This set of instructions is aimed at those planning to use the Intel Fortran compliers on Ubuntu. The important point is that you have to compile NetCDF with the compiler you're going to be using (you could also be using gfortran). Now if you install NetCDF from the repository you are going to run into problems here. I had attempted to do this (I always try to install from the repository if I can), but I eventually had to uninstall the NetCDF version I had installed from the repository. This is the version that kept coming up when I used the command nc-config --all, and I think this is the reason why, no matter how I tried to link the libraries, ifort would tell me that NetCDF had not been compiled with ifort. So rather don't have any other NetCDF versions lurking.

The first thing you have to do is make sure that your .bashrc file is setup correctly so that your compiler and its libraries are working right from the start of the session. And you also need to make a few other changes to point your installation in the right direction. This is by far the scariest part of the installation, because quite frankly, I have no idea what most of these lines are actually doing. Some of them may even be redundant. But these instructions I found on various webpages, trying to explain exactly how to install NetCDF for
Intel Fortran compilers (so mainly sourced from the Unidata website and from the Intel website), and for me these changes did appear to work and did no harm. From what I understand, we're basically trying to point the computer to where it needs to look for various libraries and how to treat certain file types.

I mainly followed the advice from the Unidata website and installed everything (zlib, HDF5, NetCDF4, and NetCDF4-Fortran into one folder (in my case this was /home/alecia/local), which was not the default folder.  When I didn't use the prefix command and let it install in the default location, then I couldn't get HDF5 to install.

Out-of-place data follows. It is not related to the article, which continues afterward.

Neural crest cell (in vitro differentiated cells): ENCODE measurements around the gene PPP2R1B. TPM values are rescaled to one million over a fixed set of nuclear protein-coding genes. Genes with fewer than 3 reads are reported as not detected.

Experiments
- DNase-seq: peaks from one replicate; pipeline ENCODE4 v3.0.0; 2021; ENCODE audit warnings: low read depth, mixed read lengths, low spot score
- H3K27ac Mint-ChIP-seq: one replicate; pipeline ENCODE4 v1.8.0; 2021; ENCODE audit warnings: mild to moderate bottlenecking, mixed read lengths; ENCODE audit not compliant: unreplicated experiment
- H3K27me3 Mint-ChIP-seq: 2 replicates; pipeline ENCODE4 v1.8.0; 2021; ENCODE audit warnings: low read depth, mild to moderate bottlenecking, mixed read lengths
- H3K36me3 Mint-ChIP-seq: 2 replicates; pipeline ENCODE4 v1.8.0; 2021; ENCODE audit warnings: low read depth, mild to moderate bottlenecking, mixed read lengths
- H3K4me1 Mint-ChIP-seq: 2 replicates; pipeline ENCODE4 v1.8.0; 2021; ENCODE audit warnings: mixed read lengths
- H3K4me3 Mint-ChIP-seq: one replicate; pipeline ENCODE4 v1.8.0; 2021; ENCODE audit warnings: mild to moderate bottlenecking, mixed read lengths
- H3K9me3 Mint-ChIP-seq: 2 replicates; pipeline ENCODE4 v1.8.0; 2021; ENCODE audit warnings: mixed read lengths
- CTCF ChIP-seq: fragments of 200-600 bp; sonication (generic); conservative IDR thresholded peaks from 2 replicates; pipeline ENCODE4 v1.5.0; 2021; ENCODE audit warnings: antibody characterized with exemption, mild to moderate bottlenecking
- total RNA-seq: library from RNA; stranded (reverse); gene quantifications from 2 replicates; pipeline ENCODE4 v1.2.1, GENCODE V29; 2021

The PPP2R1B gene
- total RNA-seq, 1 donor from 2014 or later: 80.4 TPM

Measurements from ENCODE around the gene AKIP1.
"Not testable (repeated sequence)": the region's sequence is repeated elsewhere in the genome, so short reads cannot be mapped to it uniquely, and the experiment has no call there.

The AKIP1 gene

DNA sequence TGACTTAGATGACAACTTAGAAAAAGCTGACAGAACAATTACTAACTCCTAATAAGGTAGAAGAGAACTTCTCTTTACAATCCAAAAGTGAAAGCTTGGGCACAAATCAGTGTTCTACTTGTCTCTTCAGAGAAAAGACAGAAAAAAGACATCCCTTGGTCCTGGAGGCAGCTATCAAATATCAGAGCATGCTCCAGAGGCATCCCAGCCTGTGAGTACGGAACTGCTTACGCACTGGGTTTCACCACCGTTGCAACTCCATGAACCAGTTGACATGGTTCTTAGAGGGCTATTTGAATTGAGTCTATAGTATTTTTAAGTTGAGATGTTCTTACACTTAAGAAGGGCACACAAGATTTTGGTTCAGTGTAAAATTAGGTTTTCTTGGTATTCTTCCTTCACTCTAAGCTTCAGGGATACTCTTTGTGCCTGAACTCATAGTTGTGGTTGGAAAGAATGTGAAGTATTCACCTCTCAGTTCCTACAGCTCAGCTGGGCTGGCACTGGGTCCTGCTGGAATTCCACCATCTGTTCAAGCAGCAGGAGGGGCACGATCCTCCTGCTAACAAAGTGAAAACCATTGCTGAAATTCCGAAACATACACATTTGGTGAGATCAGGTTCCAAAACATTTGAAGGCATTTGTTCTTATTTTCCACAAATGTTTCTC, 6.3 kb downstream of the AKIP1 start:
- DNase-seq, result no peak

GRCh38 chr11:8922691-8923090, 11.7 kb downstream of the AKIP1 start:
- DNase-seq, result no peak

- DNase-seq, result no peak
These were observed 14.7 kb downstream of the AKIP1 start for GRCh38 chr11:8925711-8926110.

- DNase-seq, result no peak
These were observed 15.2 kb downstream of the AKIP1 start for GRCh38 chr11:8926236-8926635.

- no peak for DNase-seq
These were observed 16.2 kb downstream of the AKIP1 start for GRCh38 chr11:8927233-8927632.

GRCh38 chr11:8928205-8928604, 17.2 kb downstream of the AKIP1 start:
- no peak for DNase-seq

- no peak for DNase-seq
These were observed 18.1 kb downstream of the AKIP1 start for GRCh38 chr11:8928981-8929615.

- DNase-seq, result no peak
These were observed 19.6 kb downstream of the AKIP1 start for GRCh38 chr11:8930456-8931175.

These are the extra lines in my .bashrc file, which get added right at the end of the file  [To get into the .bashrc file, you type: cd, and then you type vim .bashrc if you have the vim editor]:

source /opt/intel/composer_xe_2013.3.163/bin/ intel64
export PATH
source /opt/intel/composer_xe_2013.3.163/bin/intel64/
export PATH
export F90=ifort
export F77=ifort
export F9X=ifort
export PATH=$PATH:/home/alecia/local/bin
export NETCDF=/home/alecia/local
export NETCDF_LIB=/home/alecia/local/lib
export NETCDF_INC=/home/alecia/local/include
Save the .bashrc file, and then type

source .bashrc
which will execute the new setup file and make the changes you've added.

The first few lines, up until the second "export PATH" are telling the computer where the Intel libraries are. From the "export F90=ifort" line, this is specifically for the HDF5 and NetCDF4 installation.

Then obtain the tar.gz installation files for curl, zlib, HDF5, NetCDF4, and NetCDF4 libraries for Fortran from the unidata website
I actually installed curl from the repository, because the one I got from the website didn't want to install. But this seemed to work just fine.
Then extract zlib into its own directory:
tar zxvf zlib-1.2.7.tar.gz
cd zlib-1.2.7/